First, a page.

Bind YouTuber Molly Burke found happiness by embracing her disability, and now she’s passing that wisdom on to her thousands of followers.
After losing most of her vision by the age of 14, Burke sank into a deep depression and began to lose her will to live.
“Mental illness is certainly not foreign to my life,” she said during the Disabilities Discussion panel at VidCon 2016 on Saturday.
“After I went blind I struggled with severe depression, self-harm and suicidal ideation. And more recently I’ve struggled with PTSD and generalized anxiety,” she added during the panel, which took place at Marriott Platinum Ballroom 6 in Anaheim, Calif. “So I embrace mental illness in my life, it’s been a big part of my journey.”
As a toddler, Burke was diagnosed with retinitis pigmentosa, which is a rare, degenerative eye disease. Her vision worsened as she got older, and by middle school doctors warned her sight would not last much longer. If the prognosis wasn’t hard enough, Burke soon found herself being bullied by classmates.
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“For me, when I was overcoming depression when I was 14 years old and I was struggling to live one more day, I couldn t set long term goals because I didn t plan on being here long term,” said Burke, who sat on the panel with fellow YouTubers Lolo, Tommy Edison and James Rath.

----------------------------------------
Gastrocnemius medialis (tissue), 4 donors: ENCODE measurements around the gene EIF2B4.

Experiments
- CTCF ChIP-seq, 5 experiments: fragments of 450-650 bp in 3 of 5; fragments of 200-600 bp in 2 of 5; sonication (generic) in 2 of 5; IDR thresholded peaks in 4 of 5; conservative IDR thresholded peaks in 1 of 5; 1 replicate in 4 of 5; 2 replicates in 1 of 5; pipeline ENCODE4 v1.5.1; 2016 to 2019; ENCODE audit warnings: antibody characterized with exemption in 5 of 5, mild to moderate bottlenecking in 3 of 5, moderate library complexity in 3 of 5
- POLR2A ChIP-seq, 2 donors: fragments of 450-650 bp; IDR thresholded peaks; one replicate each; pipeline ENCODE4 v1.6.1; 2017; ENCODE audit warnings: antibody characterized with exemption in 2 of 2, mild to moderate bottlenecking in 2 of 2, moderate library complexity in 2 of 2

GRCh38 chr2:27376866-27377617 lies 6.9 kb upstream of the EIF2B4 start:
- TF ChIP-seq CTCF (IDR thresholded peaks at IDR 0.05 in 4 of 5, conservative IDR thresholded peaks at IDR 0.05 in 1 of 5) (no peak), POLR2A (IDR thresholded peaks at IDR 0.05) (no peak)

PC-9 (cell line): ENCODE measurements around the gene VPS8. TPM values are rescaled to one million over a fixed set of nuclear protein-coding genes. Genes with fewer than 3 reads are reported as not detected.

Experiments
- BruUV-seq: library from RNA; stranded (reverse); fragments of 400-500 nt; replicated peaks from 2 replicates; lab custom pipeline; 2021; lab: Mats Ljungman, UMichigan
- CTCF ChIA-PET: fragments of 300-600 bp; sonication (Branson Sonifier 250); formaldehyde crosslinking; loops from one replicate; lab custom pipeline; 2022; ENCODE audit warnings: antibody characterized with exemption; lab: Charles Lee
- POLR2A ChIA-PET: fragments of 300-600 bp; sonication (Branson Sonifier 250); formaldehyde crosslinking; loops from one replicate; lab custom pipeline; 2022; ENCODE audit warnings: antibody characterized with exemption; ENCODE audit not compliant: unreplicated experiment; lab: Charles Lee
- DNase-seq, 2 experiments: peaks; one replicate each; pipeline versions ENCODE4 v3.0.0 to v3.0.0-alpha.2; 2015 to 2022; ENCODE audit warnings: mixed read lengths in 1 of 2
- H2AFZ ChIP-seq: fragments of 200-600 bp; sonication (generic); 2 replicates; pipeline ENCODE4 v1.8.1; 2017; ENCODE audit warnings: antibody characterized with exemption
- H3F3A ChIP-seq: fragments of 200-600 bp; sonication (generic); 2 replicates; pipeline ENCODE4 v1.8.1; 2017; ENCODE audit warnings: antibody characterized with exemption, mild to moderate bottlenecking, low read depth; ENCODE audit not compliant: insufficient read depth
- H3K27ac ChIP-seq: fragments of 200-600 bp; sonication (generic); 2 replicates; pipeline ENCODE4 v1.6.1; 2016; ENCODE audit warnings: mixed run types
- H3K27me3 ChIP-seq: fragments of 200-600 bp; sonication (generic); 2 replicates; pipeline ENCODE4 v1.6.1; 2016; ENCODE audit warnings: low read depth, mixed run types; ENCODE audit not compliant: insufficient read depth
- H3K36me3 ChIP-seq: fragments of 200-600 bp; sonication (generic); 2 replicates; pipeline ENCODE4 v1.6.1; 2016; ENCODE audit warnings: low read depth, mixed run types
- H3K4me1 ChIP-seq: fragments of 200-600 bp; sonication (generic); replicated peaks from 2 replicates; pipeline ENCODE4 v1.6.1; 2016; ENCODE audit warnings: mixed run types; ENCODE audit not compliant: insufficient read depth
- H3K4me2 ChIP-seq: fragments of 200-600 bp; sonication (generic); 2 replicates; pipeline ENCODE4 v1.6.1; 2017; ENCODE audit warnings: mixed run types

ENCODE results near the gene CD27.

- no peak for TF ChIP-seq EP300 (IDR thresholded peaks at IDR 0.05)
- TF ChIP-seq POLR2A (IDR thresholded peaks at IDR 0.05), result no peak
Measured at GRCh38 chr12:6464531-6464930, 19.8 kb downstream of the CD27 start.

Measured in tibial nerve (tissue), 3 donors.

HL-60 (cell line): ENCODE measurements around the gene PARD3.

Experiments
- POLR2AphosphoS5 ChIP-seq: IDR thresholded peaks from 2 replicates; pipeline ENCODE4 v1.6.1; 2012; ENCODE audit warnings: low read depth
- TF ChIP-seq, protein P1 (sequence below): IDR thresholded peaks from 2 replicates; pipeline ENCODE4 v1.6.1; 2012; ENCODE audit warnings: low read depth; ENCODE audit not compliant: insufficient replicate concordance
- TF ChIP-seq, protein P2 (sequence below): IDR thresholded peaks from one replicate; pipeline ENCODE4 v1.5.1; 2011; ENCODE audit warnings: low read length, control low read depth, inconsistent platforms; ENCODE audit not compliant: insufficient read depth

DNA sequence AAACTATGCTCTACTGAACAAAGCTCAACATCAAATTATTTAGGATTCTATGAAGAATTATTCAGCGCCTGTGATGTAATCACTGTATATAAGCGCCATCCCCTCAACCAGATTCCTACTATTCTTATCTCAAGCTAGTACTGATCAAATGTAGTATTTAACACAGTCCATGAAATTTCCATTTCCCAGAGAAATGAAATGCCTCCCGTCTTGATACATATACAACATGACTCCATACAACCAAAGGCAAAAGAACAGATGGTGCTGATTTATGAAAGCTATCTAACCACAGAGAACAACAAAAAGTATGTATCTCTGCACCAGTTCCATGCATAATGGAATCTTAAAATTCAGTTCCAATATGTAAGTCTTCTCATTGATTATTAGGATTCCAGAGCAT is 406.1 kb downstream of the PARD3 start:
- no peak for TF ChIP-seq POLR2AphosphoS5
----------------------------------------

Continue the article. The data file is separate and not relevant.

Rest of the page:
“I had to set short term goals to live one more day, and for every day I woke up, I said, ‘If I can educate, motivate and inspire one person with my story then my pain had purpose and the day was worth it because it helped someone.’ ”
Now, Burke spreads her message as a motivational speaker and on her Youtube channel, where thousands tune in to listen to her talk about everything from how she picks out matching clothes, to how she tells shampoo from conditioner.
“That’s why I do YouTube and that’s why I’m a motivational speaker, because I believe this is my life mission,” she explains. “And that ‘educate, motivate and inspire’ is still what pushes me every day to keep going.”
But that’s not to say she never wavers in her commitment to staying positive. “There are still some days I get upset that I can’t walk out my front door and go for run or that I can’t jump on a bike and ride to the grocery store like my friends can.
“There’s definitely still times when I get down about it, but I also realized a long time ago on my journey to overcoming this, if you can t change something about your life, like the way I can’t change that I’m blind, then the only option you have is to accept it.
“That’s the only way you’re going to find happiness is to embrace it into your life and realize, ‘I can’t fight this anymore because it’s not going anywhere, so I just need to own it and find the reason why it’s here.’ ”
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